I’m kind of all over the place in my interests, but lately I’ve been focusing a lot on digital art and writing. Even so, my roots are in traditional drawings so I still do a lot with traditional media (character sketches/drawings and watercolors, yay art degree teaching me to appreciate wet media!) and I’m a cosplayer when my schedule allows for it. I’m also starting to play around with tattoo designs

The majority of my works are fan-based, usually revolving around my friends’ and my fan characters. Even so, I’m trying to get some of my own stories scribbled down so I can give them proper attention too

What inspires you?

Music is probably my biggest source of inspiration – especially emotional music, like instrumental or metal. My family also has a huge impact on my art, and on my characters especially. (they’ll sometimes find themselves in situations similar to what’s happening with my family in real life. Oops!) Researching gets me in a creative groove too – researching anything! Myths, cultures, history, medical journals, unusual animals, genre tropes, what have you.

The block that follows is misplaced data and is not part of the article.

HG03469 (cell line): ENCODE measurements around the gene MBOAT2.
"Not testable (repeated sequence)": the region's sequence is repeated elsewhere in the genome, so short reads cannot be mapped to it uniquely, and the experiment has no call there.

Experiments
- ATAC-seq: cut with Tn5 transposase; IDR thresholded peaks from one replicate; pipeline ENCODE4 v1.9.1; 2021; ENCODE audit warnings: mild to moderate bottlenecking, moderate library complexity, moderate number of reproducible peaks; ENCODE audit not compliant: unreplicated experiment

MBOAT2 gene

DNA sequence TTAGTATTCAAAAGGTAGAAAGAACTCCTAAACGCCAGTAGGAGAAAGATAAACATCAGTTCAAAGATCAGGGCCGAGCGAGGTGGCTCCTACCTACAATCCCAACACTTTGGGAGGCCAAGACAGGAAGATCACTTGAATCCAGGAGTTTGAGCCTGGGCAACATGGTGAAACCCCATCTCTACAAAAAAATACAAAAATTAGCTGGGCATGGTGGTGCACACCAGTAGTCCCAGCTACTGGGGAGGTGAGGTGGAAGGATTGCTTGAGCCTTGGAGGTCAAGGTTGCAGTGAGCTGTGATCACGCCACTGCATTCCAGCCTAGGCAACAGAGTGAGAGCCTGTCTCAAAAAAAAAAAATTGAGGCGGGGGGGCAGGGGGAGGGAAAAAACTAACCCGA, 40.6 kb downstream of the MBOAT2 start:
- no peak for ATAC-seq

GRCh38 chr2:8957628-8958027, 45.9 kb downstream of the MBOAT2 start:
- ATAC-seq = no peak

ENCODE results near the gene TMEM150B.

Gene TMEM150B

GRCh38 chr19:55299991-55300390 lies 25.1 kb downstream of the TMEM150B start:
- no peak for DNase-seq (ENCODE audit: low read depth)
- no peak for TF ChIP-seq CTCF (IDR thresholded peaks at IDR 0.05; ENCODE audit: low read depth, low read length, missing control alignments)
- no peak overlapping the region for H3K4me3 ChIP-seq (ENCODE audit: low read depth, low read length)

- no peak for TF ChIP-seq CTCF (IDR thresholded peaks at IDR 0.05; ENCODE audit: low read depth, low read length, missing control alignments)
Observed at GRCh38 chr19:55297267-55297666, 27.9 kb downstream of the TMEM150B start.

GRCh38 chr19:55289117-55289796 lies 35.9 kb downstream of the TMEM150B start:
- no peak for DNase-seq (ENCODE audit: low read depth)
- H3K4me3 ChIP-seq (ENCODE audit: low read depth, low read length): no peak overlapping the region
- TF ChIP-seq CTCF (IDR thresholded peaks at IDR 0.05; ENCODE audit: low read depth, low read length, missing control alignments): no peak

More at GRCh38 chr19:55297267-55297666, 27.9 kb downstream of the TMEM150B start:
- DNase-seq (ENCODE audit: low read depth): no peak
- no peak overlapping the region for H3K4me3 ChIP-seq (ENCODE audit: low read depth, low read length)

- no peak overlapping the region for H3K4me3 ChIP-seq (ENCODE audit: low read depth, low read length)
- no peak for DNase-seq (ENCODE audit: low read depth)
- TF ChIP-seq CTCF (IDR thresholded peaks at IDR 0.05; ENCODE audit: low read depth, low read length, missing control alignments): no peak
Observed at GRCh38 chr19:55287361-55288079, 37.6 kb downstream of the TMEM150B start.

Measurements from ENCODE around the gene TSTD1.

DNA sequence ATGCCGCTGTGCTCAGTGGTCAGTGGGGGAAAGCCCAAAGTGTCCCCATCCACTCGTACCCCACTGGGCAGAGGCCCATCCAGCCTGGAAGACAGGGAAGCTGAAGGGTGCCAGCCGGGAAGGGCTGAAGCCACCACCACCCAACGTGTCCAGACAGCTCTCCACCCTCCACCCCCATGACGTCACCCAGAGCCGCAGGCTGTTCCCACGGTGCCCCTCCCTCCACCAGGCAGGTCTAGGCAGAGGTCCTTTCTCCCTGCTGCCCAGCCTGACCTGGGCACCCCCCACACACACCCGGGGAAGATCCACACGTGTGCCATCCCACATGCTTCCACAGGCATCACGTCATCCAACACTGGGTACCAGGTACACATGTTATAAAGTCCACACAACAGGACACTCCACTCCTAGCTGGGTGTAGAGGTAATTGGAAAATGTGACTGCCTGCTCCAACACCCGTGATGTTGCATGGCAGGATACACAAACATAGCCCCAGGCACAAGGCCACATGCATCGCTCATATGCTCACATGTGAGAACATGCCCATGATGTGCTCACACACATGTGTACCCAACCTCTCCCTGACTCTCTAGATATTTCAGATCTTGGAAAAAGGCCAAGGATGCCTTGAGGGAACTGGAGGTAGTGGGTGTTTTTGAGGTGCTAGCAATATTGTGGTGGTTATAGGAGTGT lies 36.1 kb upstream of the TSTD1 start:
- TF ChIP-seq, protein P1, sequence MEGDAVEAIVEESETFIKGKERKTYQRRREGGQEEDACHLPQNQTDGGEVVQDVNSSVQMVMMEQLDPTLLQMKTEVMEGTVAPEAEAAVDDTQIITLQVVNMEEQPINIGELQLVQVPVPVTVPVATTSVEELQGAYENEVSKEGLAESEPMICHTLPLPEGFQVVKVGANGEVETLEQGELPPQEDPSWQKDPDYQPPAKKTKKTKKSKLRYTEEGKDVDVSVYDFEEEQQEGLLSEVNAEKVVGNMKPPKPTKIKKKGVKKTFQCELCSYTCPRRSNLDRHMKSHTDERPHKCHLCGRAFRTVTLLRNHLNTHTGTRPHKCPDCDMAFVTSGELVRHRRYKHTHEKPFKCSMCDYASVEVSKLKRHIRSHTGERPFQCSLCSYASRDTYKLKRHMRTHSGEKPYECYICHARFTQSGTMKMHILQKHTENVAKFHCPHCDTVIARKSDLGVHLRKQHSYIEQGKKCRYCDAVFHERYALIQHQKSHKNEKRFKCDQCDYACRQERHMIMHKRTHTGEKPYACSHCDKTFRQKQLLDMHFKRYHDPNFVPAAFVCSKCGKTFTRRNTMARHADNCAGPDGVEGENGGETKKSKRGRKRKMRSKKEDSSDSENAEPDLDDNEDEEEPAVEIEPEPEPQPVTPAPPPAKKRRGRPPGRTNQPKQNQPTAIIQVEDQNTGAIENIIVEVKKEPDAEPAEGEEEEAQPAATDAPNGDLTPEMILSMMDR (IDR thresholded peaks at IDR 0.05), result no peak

What got you interested in your field?  Have you always wanted to be an artist?

I’ve been drawing for as long as I can remember, though I put it aside for a few years in my young teen years and didn’t push myself to really improve my artwork until I got back to it at age 15. Even then, it was actually my sister who got me back into it, bursting into my room not a month after we discovered anime and saying that I should learn how to draw it.

Even when I wasn’t drawing, writing was a constant hobby of mine. And as I got back into drawing, I realized that my passion wasn’t just drawing or just writing, but it was in creating stories that I could share with the world – and now being able to express these both visually and in writing? Young me was stoked! Heck, older me is still stoked.

Do you have any kind of special or unique signature, symbol, or feature you include in your work that you’d be willing to reveal?